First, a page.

The Clinton Herald, Clinton, Iowa

December 31, 2013

Camanche gains new city hall

By Amy Kent
Herald Staff Writer

---- — By Amy Kent

Herald Staff Writer

CAMANCHE — Out with the old and in with the new is how the city of Camanche approached 2013.

Camanche city officials ended the year with the hard work and headaches of the reconstruction of Washington Boulevard behind them after spending approximately $3.5 million on the project only to begin the city’s next major renovation project — replacing city hall.

Discussion on finding a new city hall or renovating the current one began in April, while line painting and resurfacing the boulevard were wrapping up and now, nearly eight months later, the city is finally moving forward with a plan for city hall.

Both the Washington Boulevard project and city hall project have had their fair share of naysayers and grievances between council members, but because of the city’s commitment to honor a list of goals it had set at the beginning of the year, both projects moved along through all of the rough patches.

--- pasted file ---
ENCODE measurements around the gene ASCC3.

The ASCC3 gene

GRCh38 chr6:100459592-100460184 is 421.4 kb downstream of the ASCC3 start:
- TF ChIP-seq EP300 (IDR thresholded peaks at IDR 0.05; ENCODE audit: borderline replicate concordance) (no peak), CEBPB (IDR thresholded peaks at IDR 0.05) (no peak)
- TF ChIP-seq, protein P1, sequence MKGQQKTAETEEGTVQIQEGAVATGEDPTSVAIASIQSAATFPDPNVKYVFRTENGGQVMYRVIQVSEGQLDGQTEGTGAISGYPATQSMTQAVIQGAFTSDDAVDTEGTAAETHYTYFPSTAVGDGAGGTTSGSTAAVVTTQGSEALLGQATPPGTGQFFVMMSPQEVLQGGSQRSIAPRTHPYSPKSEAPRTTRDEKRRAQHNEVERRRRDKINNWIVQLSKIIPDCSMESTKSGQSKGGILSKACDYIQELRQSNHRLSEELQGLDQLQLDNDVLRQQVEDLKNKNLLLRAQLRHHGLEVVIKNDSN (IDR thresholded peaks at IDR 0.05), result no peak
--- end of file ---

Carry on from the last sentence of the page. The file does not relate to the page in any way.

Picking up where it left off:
Because the Washington Boulevard subject caused so many comments from citizens, it gave the council more of a reason to look into renovating city hall.

Several council members reflected on meetings about Washington Boulevard that were heavily attended by residents that many of them were forced to stand just so they could fit into the small council chambers at Camanche City Hall.

It is in part because of those days that Mayor Ken Fahlbeck suggested the council chambers at the new city hall location, purchased in November, have the capacity for 50 people, unlike the current on that houses approximately 40.

As the discussions continue, plans are being tweaked and changed, and city officials are beginning to show excitement toward a new city hall they can be proud of.

As for Washington Boulevard, construction may be completed, but the project could linger on in the future because of a discrepancy between the construction company and the city over a missed pay application for more than $26,000.

City leaders feel it is not their responsibility to rectify a mistake that was made by the construction company, and the company feels they did the work and therefore should be paid.

If the two cannot come to a settlement soon, the city could face a lawsuit that would end up costing them more than the $26,000 and would drag an already more than three year project on even longer.